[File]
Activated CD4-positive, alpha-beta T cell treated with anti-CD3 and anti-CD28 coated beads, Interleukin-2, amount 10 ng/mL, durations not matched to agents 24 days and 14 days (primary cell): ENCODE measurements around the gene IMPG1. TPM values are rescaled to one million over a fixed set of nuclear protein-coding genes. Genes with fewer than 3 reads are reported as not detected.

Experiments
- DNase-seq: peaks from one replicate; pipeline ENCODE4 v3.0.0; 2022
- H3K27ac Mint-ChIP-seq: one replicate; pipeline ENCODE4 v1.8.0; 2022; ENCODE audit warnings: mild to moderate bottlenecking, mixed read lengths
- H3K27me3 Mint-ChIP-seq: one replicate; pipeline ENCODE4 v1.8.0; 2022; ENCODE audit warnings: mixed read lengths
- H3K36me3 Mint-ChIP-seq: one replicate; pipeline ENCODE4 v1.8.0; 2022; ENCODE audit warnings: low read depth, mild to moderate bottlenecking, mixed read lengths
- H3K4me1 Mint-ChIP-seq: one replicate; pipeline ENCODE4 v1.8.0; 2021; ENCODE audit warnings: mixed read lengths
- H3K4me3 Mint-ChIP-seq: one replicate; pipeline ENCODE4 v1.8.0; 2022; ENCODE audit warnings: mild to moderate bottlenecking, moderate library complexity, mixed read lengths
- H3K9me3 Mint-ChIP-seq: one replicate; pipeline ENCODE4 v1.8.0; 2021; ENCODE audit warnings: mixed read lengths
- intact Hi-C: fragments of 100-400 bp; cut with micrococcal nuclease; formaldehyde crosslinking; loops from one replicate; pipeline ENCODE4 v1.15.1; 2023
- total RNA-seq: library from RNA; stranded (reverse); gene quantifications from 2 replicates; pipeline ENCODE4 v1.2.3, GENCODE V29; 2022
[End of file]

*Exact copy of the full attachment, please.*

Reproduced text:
Activated CD4-positive, alpha-beta T cell treated with anti-CD3 and anti-CD28 coated beads, Interleukin-2, amount 10 ng/mL, durations not matched to agents 24 days and 14 days (primary cell): ENCODE measurements around the gene IMPG1. TPM values are rescaled to one million over a fixed set of nuclear protein-coding genes. Genes with fewer than 3 reads are reported as not detected.

Experiments
- DNase-seq: peaks from one replicate; pipeline ENCODE4 v3.0.0; 2022
- H3K27ac Mint-ChIP-seq: one replicate; pipeline ENCODE4 v1.8.0; 2022; ENCODE audit warnings: mild to moderate bottlenecking, mixed read lengths
- H3K27me3 Mint-ChIP-seq: one replicate; pipeline ENCODE4 v1.8.0; 2022; ENCODE audit warnings: mixed read lengths
- H3K36me3 Mint-ChIP-seq: one replicate; pipeline ENCODE4 v1.8.0; 2022; ENCODE audit warnings: low read depth, mild to moderate bottlenecking, mixed read lengths
- H3K4me1 Mint-ChIP-seq: one replicate; pipeline ENCODE4 v1.8.0; 2021; ENCODE audit warnings: mixed read lengths
- H3K4me3 Mint-ChIP-seq: one replicate; pipeline ENCODE4 v1.8.0; 2022; ENCODE audit warnings: mild to moderate bottlenecking, moderate library complexity, mixed read lengths
- H3K9me3 Mint-ChIP-seq: one replicate; pipeline ENCODE4 v1.8.0; 2021; ENCODE audit warnings: mixed read lengths
- intact Hi-C: fragments of 100-400 bp; cut with micrococcal nuclease; formaldehyde crosslinking; loops from one replicate; pipeline ENCODE4 v1.15.1; 2023
- total RNA-seq: library from RNA; stranded (reverse); gene quantifications from 2 replicates; pipeline ENCODE4 v1.2.3, GENCODE V29; 2022